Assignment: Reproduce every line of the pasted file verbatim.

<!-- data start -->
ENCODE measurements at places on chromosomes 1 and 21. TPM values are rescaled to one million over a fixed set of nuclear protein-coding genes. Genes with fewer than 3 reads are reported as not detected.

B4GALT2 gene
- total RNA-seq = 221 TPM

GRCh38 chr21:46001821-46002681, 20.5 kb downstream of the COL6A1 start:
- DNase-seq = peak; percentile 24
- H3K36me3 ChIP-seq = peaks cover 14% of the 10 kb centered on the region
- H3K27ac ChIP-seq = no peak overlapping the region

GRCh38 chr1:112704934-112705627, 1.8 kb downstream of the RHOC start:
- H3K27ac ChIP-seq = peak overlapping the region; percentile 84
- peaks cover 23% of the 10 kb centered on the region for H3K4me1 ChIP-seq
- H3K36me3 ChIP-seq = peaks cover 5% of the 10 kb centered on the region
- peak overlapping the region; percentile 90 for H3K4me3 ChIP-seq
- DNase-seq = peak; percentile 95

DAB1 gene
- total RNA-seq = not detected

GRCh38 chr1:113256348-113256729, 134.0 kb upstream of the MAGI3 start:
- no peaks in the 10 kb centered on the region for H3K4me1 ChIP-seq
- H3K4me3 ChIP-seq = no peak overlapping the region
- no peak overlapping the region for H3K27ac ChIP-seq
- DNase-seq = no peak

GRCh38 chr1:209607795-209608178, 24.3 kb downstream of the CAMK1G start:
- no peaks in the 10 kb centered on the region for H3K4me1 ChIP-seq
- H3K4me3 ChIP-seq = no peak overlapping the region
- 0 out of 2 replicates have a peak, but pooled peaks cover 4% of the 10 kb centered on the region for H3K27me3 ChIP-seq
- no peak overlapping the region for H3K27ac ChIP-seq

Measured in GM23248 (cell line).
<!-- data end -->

ENCODE measurements at places on chromosomes 1 and 21. TPM values are rescaled to one million over a fixed set of nuclear protein-coding genes. Genes with fewer than 3 reads are reported as not detected.

B4GALT2 gene
- total RNA-seq = 221 TPM

GRCh38 chr21:46001821-46002681, 20.5 kb downstream of the COL6A1 start:
- DNase-seq = peak; percentile 24
- H3K36me3 ChIP-seq = peaks cover 14% of the 10 kb centered on the region
- H3K27ac ChIP-seq = no peak overlapping the region

GRCh38 chr1:112704934-112705627, 1.8 kb downstream of the RHOC start:
- H3K27ac ChIP-seq = peak overlapping the region; percentile 84
- peaks cover 23% of the 10 kb centered on the region for H3K4me1 ChIP-seq
- H3K36me3 ChIP-seq = peaks cover 5% of the 10 kb centered on the region
- peak overlapping the region; percentile 90 for H3K4me3 ChIP-seq
- DNase-seq = peak; percentile 95

DAB1 gene
- total RNA-seq = not detected

GRCh38 chr1:113256348-113256729, 134.0 kb upstream of the MAGI3 start:
- no peaks in the 10 kb centered on the region for H3K4me1 ChIP-seq
- H3K4me3 ChIP-seq = no peak overlapping the region
- no peak overlapping the region for H3K27ac ChIP-seq
- DNase-seq = no peak

GRCh38 chr1:209607795-209608178, 24.3 kb downstream of the CAMK1G start:
- no peaks in the 10 kb centered on the region for H3K4me1 ChIP-seq
- H3K4me3 ChIP-seq = no peak overlapping the region
- 0 out of 2 replicates have a peak, but pooled peaks cover 4% of the 10 kb centered on the region for H3K27me3 ChIP-seq
- no peak overlapping the region for H3K27ac ChIP-seq

Measured in GM23248 (cell line).